Google makes ads show up in more smartphone apps than any other technology company. That is the core of a resurgent business for parent Alphabet.
Google's ad network unit has posted three straight quarters of year-over-year double-digit sales increases. The business is nearing $20 billion in annual revenue, making it as important to Google's top-line as its hardware, cloud computing and app store groups combined.
For years, the star of the network was Google's AdSense, which delivers ads to websites in exchange for a cut of ad revenue. But as consumers migrate from desktop computing to mobile, momentum has shifted to AdMob, Google's mass-market tool for third-party apps, and DoubleClick for Publishers, its higher-end mobile software.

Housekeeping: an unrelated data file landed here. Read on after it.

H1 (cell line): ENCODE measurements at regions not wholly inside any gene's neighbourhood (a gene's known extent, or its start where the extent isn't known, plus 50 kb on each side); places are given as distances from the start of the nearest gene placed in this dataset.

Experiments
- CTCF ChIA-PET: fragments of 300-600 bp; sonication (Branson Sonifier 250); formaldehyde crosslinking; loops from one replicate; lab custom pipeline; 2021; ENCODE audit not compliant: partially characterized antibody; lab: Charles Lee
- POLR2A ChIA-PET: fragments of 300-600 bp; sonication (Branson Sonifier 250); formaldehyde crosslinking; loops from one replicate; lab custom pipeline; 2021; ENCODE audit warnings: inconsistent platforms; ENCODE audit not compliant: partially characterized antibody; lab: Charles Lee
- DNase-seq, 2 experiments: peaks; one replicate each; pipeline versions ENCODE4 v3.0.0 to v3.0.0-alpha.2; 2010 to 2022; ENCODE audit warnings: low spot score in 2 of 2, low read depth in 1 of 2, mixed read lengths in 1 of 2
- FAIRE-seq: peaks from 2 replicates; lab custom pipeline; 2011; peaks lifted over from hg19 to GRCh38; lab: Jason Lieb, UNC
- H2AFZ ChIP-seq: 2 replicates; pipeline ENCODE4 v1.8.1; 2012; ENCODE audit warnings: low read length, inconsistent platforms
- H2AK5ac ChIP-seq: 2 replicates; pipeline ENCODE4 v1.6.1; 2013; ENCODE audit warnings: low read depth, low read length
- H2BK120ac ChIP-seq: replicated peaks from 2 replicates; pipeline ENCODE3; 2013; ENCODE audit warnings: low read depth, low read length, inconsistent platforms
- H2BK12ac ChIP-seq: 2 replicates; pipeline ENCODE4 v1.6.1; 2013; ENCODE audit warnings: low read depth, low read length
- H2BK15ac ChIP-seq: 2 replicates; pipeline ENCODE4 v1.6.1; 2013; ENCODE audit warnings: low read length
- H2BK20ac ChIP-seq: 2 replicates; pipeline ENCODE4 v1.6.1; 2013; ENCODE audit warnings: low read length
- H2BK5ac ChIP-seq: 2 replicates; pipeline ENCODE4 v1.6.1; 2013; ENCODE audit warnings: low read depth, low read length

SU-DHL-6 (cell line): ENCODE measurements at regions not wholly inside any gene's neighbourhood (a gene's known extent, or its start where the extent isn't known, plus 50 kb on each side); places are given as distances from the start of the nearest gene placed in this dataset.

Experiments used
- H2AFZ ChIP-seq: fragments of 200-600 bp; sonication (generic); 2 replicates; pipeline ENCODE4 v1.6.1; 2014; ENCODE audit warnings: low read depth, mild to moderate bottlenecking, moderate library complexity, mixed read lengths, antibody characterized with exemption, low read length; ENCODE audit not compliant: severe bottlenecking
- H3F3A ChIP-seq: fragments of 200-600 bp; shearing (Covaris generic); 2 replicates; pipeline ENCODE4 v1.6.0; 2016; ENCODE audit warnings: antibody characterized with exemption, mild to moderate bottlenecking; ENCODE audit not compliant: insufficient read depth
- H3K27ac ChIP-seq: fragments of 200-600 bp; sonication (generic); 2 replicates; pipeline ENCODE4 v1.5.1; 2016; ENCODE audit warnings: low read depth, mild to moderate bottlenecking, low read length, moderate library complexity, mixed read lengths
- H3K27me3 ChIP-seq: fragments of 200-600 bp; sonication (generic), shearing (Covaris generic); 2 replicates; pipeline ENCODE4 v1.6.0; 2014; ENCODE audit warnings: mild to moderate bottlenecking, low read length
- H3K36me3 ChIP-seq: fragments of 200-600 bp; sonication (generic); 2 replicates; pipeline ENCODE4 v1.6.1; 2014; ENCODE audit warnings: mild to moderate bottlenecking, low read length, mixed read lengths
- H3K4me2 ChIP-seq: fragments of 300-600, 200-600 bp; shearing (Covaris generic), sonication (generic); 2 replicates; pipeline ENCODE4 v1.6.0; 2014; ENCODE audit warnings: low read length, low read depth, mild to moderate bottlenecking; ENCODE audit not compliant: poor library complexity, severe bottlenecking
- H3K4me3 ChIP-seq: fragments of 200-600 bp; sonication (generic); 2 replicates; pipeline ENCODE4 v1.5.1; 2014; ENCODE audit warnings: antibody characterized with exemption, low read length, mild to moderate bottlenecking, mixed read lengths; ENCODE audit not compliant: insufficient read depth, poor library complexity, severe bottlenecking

Google has lured app developers from competitors by lowering commissions and simplifying software. And it is increasingly satisfying advertisers with hot new formats such as video.
Advertisers are taking notice. Alex Hewson, managing partner at M&C Saatchi Mobile, said the London-based ad buying agency has used AdMob for years, but only recently has it become the "top supplier."
"They've engaged big developers and done that well," Hewson said.
But it has come at a cost. Google is growing by giving app and website creators a bigger chunk of ad sales. In last year's final quarter, Google's portion fell by $33 million compared to the year-earlier period even though overall network revenue rose $559 million.
The company is feeling the heat. Alphabet shares dipped 5 percent after
missing profit estimates this month.
"They are chasing top-line growth and beating the competition by losing margins," said Brian Wieser, a senior analyst with Pivotal Research, a New York City firm that provides stock guidance.